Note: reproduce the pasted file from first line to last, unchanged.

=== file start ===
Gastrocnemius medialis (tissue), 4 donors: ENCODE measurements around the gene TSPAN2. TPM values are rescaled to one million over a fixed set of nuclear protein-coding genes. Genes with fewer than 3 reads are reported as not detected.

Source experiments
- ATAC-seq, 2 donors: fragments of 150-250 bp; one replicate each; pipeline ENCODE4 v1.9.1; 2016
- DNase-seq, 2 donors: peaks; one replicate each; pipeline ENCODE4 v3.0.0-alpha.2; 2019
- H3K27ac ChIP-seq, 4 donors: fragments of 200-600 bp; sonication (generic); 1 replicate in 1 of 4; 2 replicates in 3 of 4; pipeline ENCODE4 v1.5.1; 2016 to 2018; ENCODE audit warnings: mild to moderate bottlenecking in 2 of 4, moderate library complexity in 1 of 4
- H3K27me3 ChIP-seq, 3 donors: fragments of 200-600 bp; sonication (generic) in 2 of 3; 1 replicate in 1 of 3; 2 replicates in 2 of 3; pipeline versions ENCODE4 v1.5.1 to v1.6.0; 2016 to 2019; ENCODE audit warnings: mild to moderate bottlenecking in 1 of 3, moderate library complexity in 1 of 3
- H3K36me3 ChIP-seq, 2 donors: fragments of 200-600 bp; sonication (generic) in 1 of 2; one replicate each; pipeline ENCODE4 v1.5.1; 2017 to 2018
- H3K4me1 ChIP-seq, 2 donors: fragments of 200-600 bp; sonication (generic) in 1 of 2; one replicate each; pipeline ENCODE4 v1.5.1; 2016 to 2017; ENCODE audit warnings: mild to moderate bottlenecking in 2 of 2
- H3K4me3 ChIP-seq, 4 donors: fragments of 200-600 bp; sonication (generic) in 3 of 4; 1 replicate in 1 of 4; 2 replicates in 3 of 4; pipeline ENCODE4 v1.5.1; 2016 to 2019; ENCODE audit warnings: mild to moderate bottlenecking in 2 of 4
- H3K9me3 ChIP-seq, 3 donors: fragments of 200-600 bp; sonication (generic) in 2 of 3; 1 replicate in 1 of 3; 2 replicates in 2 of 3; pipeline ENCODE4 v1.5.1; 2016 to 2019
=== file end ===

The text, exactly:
Gastrocnemius medialis (tissue), 4 donors: ENCODE measurements around the gene TSPAN2. TPM values are rescaled to one million over a fixed set of nuclear protein-coding genes. Genes with fewer than 3 reads are reported as not detected.

Source experiments
- ATAC-seq, 2 donors: fragments of 150-250 bp; one replicate each; pipeline ENCODE4 v1.9.1; 2016
- DNase-seq, 2 donors: peaks; one replicate each; pipeline ENCODE4 v3.0.0-alpha.2; 2019
- H3K27ac ChIP-seq, 4 donors: fragments of 200-600 bp; sonication (generic); 1 replicate in 1 of 4; 2 replicates in 3 of 4; pipeline ENCODE4 v1.5.1; 2016 to 2018; ENCODE audit warnings: mild to moderate bottlenecking in 2 of 4, moderate library complexity in 1 of 4
- H3K27me3 ChIP-seq, 3 donors: fragments of 200-600 bp; sonication (generic) in 2 of 3; 1 replicate in 1 of 3; 2 replicates in 2 of 3; pipeline versions ENCODE4 v1.5.1 to v1.6.0; 2016 to 2019; ENCODE audit warnings: mild to moderate bottlenecking in 1 of 3, moderate library complexity in 1 of 3
- H3K36me3 ChIP-seq, 2 donors: fragments of 200-600 bp; sonication (generic) in 1 of 2; one replicate each; pipeline ENCODE4 v1.5.1; 2017 to 2018
- H3K4me1 ChIP-seq, 2 donors: fragments of 200-600 bp; sonication (generic) in 1 of 2; one replicate each; pipeline ENCODE4 v1.5.1; 2016 to 2017; ENCODE audit warnings: mild to moderate bottlenecking in 2 of 2
- H3K4me3 ChIP-seq, 4 donors: fragments of 200-600 bp; sonication (generic) in 3 of 4; 1 replicate in 1 of 4; 2 replicates in 3 of 4; pipeline ENCODE4 v1.5.1; 2016 to 2019; ENCODE audit warnings: mild to moderate bottlenecking in 2 of 4
- H3K9me3 ChIP-seq, 3 donors: fragments of 200-600 bp; sonication (generic) in 2 of 3; 1 replicate in 1 of 3; 2 replicates in 2 of 3; pipeline ENCODE4 v1.5.1; 2016 to 2019